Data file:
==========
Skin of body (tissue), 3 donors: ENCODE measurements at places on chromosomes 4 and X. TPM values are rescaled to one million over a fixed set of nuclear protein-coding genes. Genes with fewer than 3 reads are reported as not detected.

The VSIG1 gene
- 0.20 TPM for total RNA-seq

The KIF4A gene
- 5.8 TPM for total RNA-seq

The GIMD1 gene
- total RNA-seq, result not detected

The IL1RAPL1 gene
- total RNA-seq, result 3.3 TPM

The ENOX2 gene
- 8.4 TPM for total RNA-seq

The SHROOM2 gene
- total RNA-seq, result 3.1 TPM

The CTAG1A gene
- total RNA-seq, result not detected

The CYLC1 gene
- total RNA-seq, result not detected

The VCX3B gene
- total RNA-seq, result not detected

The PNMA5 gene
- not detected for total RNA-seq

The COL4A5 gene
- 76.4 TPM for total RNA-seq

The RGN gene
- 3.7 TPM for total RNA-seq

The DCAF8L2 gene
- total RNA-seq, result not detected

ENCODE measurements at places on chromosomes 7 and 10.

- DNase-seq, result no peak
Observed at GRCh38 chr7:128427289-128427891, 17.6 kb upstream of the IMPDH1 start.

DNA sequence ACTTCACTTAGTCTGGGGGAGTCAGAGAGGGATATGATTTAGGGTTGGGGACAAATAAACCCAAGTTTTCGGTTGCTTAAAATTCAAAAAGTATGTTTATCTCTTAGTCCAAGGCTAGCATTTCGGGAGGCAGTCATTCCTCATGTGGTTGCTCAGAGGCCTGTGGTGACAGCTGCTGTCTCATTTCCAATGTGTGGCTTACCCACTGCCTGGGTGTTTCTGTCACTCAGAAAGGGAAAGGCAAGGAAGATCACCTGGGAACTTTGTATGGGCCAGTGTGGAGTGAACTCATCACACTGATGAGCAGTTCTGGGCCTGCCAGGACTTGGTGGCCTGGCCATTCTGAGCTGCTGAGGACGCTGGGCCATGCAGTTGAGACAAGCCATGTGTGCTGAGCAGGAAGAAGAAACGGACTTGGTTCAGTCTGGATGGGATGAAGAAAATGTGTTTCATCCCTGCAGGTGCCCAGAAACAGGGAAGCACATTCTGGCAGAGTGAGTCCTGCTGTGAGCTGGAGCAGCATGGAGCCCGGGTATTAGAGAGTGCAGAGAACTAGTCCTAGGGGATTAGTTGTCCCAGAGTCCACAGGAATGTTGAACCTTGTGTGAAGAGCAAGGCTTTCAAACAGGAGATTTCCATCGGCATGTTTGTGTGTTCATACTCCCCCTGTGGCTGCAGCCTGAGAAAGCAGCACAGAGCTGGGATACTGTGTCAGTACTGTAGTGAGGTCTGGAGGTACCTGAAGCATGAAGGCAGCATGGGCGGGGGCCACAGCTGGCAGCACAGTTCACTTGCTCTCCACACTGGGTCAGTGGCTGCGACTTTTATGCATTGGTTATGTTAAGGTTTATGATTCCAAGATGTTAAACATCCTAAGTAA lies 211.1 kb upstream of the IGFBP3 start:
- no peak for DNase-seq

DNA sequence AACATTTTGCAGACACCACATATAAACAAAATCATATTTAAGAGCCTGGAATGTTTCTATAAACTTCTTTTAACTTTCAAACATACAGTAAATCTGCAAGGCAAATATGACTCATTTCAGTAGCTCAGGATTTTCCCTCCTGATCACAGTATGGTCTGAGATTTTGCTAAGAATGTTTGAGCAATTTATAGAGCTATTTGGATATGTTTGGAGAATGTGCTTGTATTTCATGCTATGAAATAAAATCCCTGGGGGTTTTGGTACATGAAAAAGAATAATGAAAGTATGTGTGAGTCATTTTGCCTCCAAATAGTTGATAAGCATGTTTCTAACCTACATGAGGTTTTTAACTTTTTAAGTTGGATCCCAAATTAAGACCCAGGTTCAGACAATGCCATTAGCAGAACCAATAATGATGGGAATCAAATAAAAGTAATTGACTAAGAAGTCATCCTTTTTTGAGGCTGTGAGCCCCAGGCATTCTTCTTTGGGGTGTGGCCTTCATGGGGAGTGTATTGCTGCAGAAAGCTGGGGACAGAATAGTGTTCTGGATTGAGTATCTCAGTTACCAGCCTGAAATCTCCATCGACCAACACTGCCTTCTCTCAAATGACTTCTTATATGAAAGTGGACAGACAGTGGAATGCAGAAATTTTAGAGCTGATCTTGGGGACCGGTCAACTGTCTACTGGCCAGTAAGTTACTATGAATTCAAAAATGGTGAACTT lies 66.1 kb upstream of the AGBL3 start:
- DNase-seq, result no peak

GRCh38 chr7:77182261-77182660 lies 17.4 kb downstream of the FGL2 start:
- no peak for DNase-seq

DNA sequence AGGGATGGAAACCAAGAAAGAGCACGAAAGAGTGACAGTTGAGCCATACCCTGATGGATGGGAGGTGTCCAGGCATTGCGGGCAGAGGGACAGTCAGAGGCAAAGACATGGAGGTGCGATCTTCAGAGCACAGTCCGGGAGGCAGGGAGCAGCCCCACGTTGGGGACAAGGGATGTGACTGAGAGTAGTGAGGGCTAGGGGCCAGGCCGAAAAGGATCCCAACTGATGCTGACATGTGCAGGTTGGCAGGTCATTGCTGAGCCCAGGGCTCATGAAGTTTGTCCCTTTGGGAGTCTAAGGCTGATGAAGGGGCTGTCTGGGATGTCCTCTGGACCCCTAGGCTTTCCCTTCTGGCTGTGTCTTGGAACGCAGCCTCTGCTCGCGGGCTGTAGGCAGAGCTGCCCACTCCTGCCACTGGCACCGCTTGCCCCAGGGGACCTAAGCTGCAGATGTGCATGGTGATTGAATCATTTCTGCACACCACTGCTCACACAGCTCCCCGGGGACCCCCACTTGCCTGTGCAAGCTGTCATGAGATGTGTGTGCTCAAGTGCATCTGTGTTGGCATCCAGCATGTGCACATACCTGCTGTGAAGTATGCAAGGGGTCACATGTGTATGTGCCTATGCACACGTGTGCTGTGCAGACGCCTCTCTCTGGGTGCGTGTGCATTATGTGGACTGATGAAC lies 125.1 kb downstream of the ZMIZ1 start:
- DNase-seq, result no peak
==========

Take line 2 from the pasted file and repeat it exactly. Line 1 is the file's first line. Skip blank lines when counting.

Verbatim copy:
The VSIG1 gene